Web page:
This course of study introduces students to some of the deeper aspects of the theory of probability and statistics while exposing them to many of the tools, both computational and statistical, used in modern data analysis. Students will learn how to carry out formal statistical research within the context of a major project. Students in the Statistical Theory Field should expect to take 3 terms to complete their MSc program. The number of terms will be specified in the offer of admission and be based on an evaluation of the student's academic background.
The application fee is required to have your application reviewed by the Graduate Affairs Committee (GAC)
Prior to program entry, students are expected to have a significant knowledge of Linear Algebra, Calculus, Intermediate Probability, Mathematical Statistics, Design of Experiment, and Regression.
An average grade of 78% on the last twenty (20) one term courses taken is normally required for admission to the program. Because of the competitive nature of the program, the actual minimum entering average may be higher. Higher grades on mathematical and statistical courses will increase an applicant's chances of acceptance into this program.
Students are required to take a minimum of eight (8) courses.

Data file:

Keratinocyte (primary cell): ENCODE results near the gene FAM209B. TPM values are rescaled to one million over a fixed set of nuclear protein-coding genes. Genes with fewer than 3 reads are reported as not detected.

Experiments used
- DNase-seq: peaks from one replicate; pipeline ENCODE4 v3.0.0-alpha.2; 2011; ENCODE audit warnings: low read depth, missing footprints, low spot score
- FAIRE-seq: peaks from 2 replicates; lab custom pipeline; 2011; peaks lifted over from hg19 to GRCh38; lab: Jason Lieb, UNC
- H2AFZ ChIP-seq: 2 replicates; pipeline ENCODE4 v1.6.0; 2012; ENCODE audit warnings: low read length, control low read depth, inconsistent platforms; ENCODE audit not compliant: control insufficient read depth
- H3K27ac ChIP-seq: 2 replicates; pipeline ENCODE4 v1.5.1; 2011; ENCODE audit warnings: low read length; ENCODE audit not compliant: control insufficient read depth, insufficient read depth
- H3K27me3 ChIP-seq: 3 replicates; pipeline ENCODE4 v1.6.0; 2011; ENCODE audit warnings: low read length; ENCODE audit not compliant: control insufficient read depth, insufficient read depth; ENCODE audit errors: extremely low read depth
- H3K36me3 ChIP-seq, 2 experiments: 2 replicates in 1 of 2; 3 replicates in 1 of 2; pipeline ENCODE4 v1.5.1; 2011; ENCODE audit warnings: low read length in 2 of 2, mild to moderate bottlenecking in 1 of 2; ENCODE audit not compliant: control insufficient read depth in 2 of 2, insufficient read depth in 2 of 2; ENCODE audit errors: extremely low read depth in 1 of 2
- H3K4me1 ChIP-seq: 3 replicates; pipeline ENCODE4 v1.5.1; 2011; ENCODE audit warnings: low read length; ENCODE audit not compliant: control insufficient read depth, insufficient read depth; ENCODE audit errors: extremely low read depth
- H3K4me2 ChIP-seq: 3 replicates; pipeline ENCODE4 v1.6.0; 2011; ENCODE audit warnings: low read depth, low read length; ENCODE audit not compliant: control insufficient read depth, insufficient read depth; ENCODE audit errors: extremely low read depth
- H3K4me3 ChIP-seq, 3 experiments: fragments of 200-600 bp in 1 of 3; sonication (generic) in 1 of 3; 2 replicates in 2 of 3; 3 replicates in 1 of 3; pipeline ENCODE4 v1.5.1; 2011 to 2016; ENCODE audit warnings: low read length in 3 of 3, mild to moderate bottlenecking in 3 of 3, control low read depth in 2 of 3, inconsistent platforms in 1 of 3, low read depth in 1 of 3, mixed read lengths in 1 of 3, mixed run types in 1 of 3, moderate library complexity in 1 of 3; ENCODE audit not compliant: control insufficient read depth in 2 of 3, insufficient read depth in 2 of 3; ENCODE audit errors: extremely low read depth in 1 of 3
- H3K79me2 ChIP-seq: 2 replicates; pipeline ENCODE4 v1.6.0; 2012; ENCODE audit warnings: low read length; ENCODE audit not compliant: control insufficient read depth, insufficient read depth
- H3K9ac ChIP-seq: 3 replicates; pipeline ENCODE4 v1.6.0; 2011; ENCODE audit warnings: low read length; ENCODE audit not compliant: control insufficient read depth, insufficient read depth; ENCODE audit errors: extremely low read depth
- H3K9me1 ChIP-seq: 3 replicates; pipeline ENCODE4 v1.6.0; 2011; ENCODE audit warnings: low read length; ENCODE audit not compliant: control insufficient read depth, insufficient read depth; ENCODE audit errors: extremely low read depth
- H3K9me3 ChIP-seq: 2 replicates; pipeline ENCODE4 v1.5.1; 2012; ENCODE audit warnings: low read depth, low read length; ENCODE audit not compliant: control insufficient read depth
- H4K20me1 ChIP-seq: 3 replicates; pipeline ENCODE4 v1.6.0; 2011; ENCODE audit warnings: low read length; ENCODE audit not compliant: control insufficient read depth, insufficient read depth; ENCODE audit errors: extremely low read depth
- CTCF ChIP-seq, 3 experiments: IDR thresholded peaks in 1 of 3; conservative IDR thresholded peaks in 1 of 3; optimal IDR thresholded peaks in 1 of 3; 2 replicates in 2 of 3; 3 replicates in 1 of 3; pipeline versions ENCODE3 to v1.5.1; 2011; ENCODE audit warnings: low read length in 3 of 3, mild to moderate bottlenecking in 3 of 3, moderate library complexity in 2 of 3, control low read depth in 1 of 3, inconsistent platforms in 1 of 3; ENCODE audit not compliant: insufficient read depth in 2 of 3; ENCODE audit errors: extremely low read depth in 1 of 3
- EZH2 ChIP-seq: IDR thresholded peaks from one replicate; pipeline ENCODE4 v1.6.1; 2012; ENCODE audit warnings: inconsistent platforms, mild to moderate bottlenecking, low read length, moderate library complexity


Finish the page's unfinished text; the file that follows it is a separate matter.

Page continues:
The following four (4) courses are required:
- SS 9030: Theory of Statistical Inference
- SS 9657: Advanced Probability
- SS 9859: Regression
- SS 9864: Statistical Computing
Remaining courses can be selected from statistics, actuarial science, and financial modelling and should be numbered at the 3000-level or above. No more than 2 courses can be below the 9000-level. On occasion, a student may request permission to take graduate courses outside the Department.
During the summer term, students will complete a research project under the direction of a supervisor; typically, the supervisor is a regular faculty member in the Department of Statistical and Actuarial Sciences. Research will be conducted by the student on a topic of current interest in statistical theory. The student will submit written report and either give a 15-minute oral presentation or a poster presentation.
Prospective students wishing to receive credit for previously completed courses must request permission with their initial application to the program. In such cases, students will normally replace such courses with graduate courses in statistics, actuarial science or financial modelling.